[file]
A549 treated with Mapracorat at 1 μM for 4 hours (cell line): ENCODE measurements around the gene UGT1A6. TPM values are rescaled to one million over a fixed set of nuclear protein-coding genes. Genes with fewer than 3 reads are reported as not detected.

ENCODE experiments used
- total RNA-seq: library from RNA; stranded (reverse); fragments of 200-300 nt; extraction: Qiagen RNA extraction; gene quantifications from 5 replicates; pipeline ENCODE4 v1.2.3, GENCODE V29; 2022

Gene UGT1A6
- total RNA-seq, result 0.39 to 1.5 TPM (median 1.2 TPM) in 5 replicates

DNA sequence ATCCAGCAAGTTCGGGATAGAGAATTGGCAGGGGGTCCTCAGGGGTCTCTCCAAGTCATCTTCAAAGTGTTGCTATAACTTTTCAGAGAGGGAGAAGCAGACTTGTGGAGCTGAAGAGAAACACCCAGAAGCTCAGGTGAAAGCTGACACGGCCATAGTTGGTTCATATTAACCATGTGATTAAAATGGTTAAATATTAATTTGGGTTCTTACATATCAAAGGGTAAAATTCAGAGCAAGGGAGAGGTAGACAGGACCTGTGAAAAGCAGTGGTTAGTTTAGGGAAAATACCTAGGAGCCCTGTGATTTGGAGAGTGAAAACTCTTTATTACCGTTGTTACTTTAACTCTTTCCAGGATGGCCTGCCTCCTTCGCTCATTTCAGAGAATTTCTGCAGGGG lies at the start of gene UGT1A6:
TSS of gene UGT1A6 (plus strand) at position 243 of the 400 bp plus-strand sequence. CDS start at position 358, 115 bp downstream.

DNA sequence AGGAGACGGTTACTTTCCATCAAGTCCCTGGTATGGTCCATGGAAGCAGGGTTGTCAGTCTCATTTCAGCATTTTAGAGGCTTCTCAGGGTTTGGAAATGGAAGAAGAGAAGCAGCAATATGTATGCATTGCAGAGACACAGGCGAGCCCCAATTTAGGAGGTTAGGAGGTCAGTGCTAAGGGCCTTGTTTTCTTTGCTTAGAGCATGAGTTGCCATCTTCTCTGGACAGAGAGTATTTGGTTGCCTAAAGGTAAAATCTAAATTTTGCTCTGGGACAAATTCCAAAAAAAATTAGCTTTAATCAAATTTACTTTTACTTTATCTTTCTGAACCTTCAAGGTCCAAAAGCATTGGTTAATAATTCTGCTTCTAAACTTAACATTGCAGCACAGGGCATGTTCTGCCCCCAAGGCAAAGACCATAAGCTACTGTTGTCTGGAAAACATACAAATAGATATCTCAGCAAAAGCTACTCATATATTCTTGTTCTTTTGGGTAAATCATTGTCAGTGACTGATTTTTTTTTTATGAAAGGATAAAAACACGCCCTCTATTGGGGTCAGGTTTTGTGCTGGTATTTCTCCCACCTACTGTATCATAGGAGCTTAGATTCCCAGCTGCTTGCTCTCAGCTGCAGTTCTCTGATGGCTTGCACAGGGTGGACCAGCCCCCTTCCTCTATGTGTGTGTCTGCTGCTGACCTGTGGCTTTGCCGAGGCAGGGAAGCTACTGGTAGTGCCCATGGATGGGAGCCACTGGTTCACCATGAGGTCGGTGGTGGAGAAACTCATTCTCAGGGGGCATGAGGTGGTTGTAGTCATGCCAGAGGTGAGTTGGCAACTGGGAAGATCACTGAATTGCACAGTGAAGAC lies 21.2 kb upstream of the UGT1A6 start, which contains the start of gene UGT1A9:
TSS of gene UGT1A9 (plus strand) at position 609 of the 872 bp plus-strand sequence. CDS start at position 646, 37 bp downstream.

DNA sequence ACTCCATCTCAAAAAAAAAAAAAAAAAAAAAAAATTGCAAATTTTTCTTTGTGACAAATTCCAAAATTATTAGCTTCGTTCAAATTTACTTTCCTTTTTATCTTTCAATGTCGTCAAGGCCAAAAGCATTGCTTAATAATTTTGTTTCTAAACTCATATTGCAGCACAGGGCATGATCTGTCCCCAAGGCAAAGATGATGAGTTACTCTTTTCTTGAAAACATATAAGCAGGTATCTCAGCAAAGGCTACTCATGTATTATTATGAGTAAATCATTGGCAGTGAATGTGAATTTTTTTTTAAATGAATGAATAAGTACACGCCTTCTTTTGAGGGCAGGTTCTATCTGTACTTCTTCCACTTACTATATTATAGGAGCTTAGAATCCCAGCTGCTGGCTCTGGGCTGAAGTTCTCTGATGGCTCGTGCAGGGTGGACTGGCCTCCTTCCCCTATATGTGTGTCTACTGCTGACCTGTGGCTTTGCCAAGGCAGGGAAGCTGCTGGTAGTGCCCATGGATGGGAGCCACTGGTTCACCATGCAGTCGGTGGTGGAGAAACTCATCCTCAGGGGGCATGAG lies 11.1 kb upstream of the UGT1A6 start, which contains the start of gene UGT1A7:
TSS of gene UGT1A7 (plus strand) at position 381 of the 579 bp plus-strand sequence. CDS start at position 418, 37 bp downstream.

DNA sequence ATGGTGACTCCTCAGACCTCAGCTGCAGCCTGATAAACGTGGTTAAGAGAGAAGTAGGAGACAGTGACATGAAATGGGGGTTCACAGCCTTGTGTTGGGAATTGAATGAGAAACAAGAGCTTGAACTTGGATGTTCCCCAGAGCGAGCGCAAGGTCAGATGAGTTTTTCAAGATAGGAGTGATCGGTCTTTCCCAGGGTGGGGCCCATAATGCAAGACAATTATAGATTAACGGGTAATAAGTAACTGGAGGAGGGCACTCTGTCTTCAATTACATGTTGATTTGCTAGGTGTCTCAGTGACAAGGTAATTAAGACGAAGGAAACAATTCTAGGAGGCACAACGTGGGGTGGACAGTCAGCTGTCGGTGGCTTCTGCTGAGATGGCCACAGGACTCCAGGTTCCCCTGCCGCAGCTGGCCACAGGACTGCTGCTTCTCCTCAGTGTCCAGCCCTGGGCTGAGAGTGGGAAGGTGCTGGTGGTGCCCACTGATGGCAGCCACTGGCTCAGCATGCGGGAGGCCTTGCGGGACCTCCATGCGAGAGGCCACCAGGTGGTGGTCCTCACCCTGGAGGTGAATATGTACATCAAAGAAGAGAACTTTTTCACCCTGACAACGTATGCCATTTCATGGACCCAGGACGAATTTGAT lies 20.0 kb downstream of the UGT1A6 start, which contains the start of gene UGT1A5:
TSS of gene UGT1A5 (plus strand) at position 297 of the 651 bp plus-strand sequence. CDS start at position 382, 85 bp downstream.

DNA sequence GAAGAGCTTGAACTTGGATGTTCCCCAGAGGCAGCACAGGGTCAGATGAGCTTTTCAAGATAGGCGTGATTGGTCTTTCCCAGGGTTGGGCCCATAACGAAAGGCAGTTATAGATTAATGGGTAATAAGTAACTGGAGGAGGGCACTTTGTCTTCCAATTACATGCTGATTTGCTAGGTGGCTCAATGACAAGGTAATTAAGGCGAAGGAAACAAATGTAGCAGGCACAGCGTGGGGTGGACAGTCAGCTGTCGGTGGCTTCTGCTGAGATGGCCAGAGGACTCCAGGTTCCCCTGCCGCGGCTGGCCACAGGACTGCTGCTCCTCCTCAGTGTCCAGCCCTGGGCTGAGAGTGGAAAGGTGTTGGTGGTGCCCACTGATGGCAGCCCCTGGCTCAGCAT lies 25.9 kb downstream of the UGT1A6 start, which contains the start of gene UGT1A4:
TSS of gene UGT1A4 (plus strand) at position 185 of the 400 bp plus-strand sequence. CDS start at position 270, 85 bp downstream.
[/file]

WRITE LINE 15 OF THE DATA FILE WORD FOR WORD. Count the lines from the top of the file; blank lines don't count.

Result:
TSS of gene UGT1A4 (plus strand) at position 185 of the 400 bp plus-strand sequence. CDS start at position 270, 85 bp downstream.